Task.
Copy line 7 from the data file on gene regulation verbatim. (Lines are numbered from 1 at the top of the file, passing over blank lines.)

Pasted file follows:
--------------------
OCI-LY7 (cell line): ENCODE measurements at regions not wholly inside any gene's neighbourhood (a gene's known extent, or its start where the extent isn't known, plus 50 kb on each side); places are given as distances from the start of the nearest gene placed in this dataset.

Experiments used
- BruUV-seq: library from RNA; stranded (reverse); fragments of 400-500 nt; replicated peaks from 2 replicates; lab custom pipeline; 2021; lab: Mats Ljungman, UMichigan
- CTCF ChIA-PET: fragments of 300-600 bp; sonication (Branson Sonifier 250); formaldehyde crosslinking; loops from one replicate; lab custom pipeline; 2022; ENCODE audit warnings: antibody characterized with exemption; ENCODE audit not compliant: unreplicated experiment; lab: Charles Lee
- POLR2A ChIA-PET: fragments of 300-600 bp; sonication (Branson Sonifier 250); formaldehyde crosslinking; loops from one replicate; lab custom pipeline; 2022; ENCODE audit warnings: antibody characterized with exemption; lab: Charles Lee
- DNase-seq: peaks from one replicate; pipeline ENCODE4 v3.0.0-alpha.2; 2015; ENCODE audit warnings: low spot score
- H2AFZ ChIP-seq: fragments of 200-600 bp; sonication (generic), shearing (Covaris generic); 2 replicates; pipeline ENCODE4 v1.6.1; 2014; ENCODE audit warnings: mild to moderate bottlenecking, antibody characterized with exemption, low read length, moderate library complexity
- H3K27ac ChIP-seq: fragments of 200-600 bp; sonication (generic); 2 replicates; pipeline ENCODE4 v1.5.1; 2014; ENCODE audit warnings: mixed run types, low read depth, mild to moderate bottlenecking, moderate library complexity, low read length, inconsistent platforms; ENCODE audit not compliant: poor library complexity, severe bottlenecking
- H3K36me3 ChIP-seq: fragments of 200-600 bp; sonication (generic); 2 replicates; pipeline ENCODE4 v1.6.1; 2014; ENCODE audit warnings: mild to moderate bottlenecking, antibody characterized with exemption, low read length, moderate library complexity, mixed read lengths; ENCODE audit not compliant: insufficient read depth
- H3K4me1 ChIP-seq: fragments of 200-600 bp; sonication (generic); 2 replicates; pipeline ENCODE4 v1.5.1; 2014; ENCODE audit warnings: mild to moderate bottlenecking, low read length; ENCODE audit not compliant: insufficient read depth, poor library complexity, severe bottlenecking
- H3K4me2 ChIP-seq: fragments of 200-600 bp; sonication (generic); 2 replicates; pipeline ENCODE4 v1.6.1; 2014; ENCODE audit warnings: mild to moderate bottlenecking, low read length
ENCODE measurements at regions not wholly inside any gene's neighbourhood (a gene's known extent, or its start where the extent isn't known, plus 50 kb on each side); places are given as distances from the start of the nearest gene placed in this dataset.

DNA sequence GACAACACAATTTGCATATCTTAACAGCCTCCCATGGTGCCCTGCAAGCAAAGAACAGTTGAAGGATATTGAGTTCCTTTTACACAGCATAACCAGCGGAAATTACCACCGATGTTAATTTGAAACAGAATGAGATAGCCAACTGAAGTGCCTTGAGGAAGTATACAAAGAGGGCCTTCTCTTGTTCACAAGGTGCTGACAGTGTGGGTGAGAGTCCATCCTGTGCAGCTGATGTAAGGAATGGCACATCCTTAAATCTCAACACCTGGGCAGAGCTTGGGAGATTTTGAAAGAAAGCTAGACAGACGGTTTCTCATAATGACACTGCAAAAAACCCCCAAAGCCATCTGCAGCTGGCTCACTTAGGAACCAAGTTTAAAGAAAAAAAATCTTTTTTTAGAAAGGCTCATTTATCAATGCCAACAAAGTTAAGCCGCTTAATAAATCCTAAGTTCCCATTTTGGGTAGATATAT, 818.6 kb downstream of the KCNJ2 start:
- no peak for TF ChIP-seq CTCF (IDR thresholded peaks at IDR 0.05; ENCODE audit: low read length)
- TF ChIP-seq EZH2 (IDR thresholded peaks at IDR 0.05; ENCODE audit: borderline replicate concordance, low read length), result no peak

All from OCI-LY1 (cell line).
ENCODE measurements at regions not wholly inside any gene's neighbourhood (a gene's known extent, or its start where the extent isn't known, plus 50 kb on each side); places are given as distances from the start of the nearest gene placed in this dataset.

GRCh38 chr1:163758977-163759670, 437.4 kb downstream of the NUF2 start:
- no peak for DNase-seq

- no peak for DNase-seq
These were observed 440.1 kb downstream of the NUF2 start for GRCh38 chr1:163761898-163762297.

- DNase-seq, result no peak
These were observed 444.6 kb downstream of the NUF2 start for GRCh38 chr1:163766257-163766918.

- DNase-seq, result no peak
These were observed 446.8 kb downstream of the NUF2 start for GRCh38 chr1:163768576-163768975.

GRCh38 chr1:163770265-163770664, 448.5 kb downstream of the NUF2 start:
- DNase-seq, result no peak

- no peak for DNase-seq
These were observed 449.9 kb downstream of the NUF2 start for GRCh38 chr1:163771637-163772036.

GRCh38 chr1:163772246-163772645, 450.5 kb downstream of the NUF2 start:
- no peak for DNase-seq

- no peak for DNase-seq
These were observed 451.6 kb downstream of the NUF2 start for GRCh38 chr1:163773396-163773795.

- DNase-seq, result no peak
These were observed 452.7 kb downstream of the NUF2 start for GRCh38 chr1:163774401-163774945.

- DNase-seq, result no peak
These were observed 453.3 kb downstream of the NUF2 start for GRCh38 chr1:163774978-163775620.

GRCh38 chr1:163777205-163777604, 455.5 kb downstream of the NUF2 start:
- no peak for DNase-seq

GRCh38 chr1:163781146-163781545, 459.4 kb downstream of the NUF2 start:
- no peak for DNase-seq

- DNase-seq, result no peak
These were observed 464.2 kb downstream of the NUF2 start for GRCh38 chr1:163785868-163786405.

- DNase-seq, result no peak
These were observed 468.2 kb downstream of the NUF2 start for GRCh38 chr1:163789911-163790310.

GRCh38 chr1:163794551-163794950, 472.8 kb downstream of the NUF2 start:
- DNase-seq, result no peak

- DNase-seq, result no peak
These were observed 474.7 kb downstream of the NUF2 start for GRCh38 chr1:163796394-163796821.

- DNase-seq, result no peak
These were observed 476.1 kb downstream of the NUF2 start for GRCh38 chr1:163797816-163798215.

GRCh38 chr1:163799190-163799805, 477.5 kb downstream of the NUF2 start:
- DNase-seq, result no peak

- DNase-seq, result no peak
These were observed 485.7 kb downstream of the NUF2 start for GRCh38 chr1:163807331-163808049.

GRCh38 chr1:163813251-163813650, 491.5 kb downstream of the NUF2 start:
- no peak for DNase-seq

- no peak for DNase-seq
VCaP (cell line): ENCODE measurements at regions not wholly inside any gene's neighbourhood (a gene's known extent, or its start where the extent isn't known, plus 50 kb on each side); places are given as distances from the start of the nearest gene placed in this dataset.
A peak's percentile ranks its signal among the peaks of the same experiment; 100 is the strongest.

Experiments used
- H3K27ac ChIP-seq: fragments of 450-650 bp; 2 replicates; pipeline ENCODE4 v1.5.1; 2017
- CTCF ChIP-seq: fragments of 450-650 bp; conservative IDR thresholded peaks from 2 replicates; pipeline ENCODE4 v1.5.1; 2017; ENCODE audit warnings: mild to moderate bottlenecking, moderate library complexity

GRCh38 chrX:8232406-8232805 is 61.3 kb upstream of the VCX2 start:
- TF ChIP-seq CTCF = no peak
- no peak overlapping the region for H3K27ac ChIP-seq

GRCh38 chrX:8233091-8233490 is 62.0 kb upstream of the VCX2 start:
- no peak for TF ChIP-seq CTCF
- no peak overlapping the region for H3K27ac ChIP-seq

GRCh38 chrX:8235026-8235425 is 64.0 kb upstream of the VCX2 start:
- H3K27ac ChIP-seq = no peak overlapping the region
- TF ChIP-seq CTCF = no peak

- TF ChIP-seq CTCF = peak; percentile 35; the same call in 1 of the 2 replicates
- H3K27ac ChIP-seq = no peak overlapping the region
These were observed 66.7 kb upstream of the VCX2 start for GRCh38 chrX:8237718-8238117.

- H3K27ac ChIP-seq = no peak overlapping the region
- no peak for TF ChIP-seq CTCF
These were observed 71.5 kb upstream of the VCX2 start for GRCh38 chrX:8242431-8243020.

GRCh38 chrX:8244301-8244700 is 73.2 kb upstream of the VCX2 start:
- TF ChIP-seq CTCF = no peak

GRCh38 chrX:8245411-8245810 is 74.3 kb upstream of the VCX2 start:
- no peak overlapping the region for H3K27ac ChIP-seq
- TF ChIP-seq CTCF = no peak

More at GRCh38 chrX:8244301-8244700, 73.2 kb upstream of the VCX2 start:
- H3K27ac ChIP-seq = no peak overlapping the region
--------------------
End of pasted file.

- H2AFZ ChIP-seq: fragments of 200-600 bp; sonication (generic), shearing (Covaris generic); 2 replicates; pipeline ENCODE4 v1.6.1; 2014; ENCODE audit warnings: mild to moderate bottlenecking, antibody characterized with exemption, low read length, moderate library complexity